A vigilance committee has been formed by wheelmen in the neighbourhood, and every effort is being made to capture the perpetrators of the dastardly action, who run a great risk of having to answer the grave charge of manslaughter.

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Give and Gain Day Volunteers Create Bee Cafe

Give and Gain Day 005Thanks to the Give and Gain Day volunteers from Solihull Council and Park View, a garden area containing wildflowers has been created in the graveyard at Castle Bromwich. The 17 volunteers donated over  70 hours to help turn a waste area  into a garden which will develop into a peaceful area for reflection.

The volunteers battled against challenging conditions including hard clay and an abundant supply of stones before planting an array of native flowers which will attract wildlife and provide a colourful display throughout the year.

Give and Gain Day 065The volunteers from Solihull Council and Park View joined over 12,000 business volunteers; 300 companies; giving over 96,000 hours volunteering, worth over £1.5 million, helping hundreds of thousands of people across UK communities.

From This Day Forward

ida_countess_of_bradfordWhen we talk about the heritage of Castle Bromwich talk almost inevitably drifts to Castle Bromwich Hall and stories about Lady Ida. We’re currently researching into the history of the Hall as part of our Heritage Project and today we came across a news paper article describing the marriage of Lady Ida Lumley to Viscount Newport.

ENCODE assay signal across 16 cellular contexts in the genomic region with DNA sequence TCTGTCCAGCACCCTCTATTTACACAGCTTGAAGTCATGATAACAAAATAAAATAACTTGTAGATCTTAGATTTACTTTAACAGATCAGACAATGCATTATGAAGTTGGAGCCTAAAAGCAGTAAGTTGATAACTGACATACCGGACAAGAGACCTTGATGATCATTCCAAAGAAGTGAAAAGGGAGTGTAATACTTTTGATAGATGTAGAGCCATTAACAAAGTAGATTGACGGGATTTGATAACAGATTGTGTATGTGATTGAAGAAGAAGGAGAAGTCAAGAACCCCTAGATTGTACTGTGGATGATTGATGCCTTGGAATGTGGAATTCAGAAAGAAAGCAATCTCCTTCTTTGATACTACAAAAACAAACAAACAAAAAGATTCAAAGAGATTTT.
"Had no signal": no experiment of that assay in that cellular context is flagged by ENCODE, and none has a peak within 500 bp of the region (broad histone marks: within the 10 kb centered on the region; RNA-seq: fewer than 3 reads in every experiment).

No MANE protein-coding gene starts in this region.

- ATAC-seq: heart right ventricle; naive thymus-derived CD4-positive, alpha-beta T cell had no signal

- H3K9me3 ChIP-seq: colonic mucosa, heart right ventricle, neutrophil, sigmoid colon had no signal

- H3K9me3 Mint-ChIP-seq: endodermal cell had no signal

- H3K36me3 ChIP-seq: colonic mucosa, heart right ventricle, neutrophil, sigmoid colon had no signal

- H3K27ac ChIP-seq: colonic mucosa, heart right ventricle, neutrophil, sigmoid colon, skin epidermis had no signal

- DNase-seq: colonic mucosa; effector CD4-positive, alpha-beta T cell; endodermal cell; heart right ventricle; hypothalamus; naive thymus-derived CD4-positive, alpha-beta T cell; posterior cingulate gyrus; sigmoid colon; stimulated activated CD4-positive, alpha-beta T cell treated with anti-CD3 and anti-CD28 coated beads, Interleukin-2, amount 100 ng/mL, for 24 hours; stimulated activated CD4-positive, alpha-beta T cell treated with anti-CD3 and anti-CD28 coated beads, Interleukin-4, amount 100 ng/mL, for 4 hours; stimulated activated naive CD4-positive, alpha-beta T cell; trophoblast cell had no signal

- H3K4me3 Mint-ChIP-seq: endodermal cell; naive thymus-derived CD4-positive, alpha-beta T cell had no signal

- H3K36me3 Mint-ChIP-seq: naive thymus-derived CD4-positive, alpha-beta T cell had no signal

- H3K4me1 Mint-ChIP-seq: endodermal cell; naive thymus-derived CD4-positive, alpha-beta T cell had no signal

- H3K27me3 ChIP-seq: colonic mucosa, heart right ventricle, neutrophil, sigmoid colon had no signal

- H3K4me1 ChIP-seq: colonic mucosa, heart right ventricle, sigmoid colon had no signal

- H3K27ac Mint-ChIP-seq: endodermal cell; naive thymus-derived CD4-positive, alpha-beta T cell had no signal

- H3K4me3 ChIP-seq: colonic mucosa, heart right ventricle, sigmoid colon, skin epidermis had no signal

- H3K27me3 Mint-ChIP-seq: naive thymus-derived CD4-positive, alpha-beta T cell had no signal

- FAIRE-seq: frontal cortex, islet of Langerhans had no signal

SHEFFIELD DAILY TELEGRAPH – Wednesday September 8th 1869

Marriage of Lord Newport M.P., and Lady Ida Lumley, at Maltby.

A wedding of an unusually interesting character took place at Maltby Church yesterday, attracting to the sacred building and its precincts a large number of spectators, including all the principal families in the neighbourhood.

This marked manifestation of public interest is not to be wondered at when the exalted station of the two individuals mainly concerned in the day’s proceedings is taken into account, for the bridegroom was Lord Newport (George Cecil Orlando Bridgeman), M.P. for South Shropshire, and the eldest son of the Earl of Bradford; and the bride, Lady Ida Francis Annabella Lumley, second daughter of the Earl of Scarborough.

The inhabitants of Maltby were early astir making the necessary preparations for giving a hearty reception to the bridal party; and long before the ceremony came off several triumphal arches of evergreens and flowers had been erected, one being placed at the entrance of the village by Mr. J. Thompson and three others nearer the church, two by Mr. W. H. Crossley, and one by Mr. Ellis. Each arch was surmounted by an appropriate motto expressing both in the classical languages and in English the well wishes of the inhabitants for the future prosperity of the happy couple.